TALLAHASSEE – A panel of Florida lawmakers today is taking up a privatized alternative to Medicaid expansion that could result in as many as one million low-income Floridians qualifying for the first time for subsidized health-care coverage.
The plan, nicknamed “Negron-care” for its Senate sponsor, Joe Negron, R-Stuart, is the Legislature’s first attempt under the Affordable Care Act to look at a way to insure people who are poor, but not poor enough to qualify for existing Medicaid coverage.
“I’m optimistic we’re going to get it done,” Negron said.
But there are still a lot of unanswered questions about Negron’s plan, including whether the House – and the federal government – will agree to it.
We look at what’s in the plan, how it impacts you, your health care and your tax dollars.
What exactly is the Legislature trying to do?
Lawmakers are looking for alternatives to the Medicaid expansion option offered by the Affordable Care Act, which for the first three years would pay 100 percent of the cost of adding roughly 1 million uninsured people to the federal/state health-care program and at least 90 percent after that.
According to projections by state economists, Florida would receive $51 billion in federal money over 10 years – at a cost of $3.5 billion to the state.
Gov. Rick Scott has endorsed the expansion, at least for three years, but legislators are seeking alternatives based on private insurance. Negron’s `plan will be heard by the Senate Appropriations Committee today.
Do we have to do this? What’s the benefit for me if I wouldn’t qualify?
The U.S. Supreme Court has said any Medicaid expansion is optional. But healthcare experts say there are substantial benefits to Floridians, including those insured now.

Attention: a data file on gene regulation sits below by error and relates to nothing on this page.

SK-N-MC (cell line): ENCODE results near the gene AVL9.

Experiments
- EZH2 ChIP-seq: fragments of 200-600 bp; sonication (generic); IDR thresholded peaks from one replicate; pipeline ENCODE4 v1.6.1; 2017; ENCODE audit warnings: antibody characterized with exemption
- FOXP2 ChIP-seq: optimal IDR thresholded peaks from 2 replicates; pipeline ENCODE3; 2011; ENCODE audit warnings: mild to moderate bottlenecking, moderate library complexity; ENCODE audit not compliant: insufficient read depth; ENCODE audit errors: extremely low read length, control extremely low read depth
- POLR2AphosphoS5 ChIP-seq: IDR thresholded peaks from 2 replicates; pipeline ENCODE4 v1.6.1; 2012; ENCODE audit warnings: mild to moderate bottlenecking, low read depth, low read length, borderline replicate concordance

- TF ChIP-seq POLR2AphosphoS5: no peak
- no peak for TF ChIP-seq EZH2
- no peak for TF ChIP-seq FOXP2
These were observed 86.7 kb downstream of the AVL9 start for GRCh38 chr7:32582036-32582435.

Right now, the state’s hospitals spend roughly $2.8 billion a year providing treatment for uninsured people who can’t pay. Those costs are passed on to insurance companies and thus, to everyone who buys coverage. And the Florida Hospital Association, which strongly backs expansion, has released a study showing that it would create 54,228 jobs.
OK, so what does Negron’s plan do?
His plan would use Medicaid dollars to extend private health-insurance to roughly 1 million individuals and families earning up to 138 percent of the federal poverty line, or about $15,000 for an individual and $26,000 for a family of three. Coverage would be contracted through Florida Healthy Kids, a state plan that now provides subsidized private coverage for about 250,000 low-income children.
What type of care would people receive?
The proposed plan would have to offer what’s called “benchmark” benefits, including preventive care such as yearly physicals, emergency care, maternity care and mental health and substance abuse treatment. It would not include preventive dental care, which Florida Healthy Kids currently requires.
Would patients have to pay anything for this?
A little bit. Under Negron’s plan, patients would have to pay low monthly premiums and co-pays, with the amount set by the Legislature yearly.
Isn’t Medicaid free today?
That’s the big concern of health-care advocates, who worry that some people can’t afford premiums and co-pays.
“Since this is a low-income population, the out-of-pocket cost protections that exist in Medicaid are really essential,” said Ron Pollack, executive director of Families USA, an advocacy group in Washington. “Otherwise people will be priced out of the health care they need.”